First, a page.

Haiti: Simple actions that save lives
June 6, 2011
Stories and photos by MildrÃÂ¨de BÃÂ©liard, CARE Haiti
On the road to Carrefour, nothing has changed. At the entrance to the town, you see the market where fruit and vegetable waste is rotting and where traders stand with their feet in water.>
You may not notice it but the town has been facing a resurgence of the cholera epidemic, which reappeared here just under two weeks ago. This morning, a 12 year old boy died. He was one of two people carried on the backs of other residents of the site to a Cholera Treatment Center (CTC). He did not make it. He was living near the camp Bel Air 3. He had been ill since the previous afternoon, but his mother refused to admit that he had cholera until camp residents, trained and sensitized by CARE, realized he was suffering from the disease.
In the car taking us to LycÃÂ©e Louis Joseph Janvier, which houses more than 1,200 people, the cell phone of Naomie Marcelin, one of CARE's health promotion activities supervisors, does not stop ringing. She is told that three cases have been identified in a site that had not previously been affected by cholera.
"Last week we distributed aquatabs in sites where we work already. We have also offered HTH solutions (concentrated chlorine) to disinfect the tents where there is a risk of cholera," says Naomi. "During the week we plan to deliver oral rehydration salts (ORS) to households."
Naomie is dismayed about the death of the young boy . To avoid a similar situation, she plans to propose the installation of oral rehydration posts (ORP) on sites in remote areas. "The boy died of dehydration. If people had been able to rehydrate him before taking him to the CTC, he would have survived," she explains.
At LycÃÂ©e Louis Joseph Janvier, CARE teams are ready! They have posters and leaflets to explain key practices to prevent the spread of the cholera epidemic to representatives of a number of other local camps.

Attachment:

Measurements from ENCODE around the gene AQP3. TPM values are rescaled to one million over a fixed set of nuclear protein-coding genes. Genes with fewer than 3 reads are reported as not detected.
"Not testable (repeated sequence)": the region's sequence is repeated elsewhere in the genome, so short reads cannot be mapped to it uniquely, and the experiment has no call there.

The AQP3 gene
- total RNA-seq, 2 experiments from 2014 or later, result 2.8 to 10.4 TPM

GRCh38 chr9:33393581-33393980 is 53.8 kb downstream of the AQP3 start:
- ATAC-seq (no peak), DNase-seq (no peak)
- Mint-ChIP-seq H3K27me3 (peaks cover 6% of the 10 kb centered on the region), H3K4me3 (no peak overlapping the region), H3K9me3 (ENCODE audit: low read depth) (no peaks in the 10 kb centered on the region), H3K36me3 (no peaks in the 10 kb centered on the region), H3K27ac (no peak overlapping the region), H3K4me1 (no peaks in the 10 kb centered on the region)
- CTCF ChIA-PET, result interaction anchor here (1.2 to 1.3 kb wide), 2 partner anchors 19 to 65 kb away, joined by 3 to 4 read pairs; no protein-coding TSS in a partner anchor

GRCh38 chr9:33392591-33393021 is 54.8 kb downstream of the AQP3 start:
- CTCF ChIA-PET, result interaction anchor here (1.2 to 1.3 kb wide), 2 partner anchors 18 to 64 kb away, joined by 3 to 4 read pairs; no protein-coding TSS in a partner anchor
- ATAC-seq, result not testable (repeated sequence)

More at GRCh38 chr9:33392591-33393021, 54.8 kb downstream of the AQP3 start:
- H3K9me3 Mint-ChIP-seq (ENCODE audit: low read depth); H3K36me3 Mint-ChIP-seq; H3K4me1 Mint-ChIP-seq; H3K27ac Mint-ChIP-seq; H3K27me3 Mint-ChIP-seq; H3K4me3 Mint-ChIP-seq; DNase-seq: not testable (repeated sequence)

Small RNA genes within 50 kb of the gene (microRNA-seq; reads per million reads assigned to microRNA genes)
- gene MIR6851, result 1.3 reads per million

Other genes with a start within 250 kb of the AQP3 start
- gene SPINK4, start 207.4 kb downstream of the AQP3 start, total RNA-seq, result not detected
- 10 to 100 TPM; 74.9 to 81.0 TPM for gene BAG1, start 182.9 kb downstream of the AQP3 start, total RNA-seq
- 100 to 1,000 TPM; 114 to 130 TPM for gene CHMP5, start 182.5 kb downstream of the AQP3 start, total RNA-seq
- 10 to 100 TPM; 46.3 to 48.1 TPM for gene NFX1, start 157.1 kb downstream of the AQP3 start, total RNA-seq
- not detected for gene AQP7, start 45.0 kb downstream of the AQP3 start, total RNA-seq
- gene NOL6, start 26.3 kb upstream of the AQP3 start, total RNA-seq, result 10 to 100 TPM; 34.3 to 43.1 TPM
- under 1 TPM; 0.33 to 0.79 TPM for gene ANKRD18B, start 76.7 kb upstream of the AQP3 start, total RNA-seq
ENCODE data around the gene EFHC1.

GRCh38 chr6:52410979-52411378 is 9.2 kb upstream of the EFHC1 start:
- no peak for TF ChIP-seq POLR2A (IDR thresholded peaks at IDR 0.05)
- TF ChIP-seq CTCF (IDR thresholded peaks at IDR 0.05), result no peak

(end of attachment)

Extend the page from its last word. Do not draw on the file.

Around 20 people are present. Some are members of mothers' or youth clubs created by CARE WASH and Health teams to serve as peer educators.
Brice Sodlon is a voodoo priest who performs at LycÃÂ©e Louis Joseph Janvier: "It is essential to learn, especially if you are a leader in your community. My family lives in this camp. My friends live in this camp. It is a duty for me to learn how to protect them from this disease," said Brice. "CARE can't stop. CARE does not have the right to stop. If CARE had run this training at the start of the crisis at Grand'Anse, I am sure all these voodoo priests would not have been killed by the people who were accusing them of causing the disease," he says.
Like other participants at the training, Brice knows the essential actions to take to protect himself against cholera: wash hands regularly, treat drinking or cooking water, cook food well, wash fruit and vegetables thoroughly with chlorinated water, treat human waste. Simple actions that save lives.
The cholera outbreak, which had decreased a few months ago, returned in force two weeks ago, affecting areas in which it had not previously been seen. CARE has started training and awareness sessions in camps, and also plans to distribute hygiene kits, water purification tablets, oral rehydration salts and concentrated chlorine solutions.
On Saturday, May 4, CARE donated sanitation equipment â wheelbarrows, shovels, rakes, trash cans â to Carrefour City Hall, which had organized activities to mark International Environment Day. These materials will be used to clean camps and public areas to avoid the worst.
BÃÂ©atrice Jean-Louis and Magdala Saint-Ange, CARE staff members, holding a training session on cholera prevention at LycÃÂ©e Louis Joseph Janvier, an IDP camp housing approximately 1,200 people. The cholera outbreak hits Carrefour where more than a thousand people are hospitalized.
Brice Sodlon, a voodoo priest in Carrefour, participating in the training session
A CARE mother's club member showing to the group how to use purification tablets to clean water at the training session.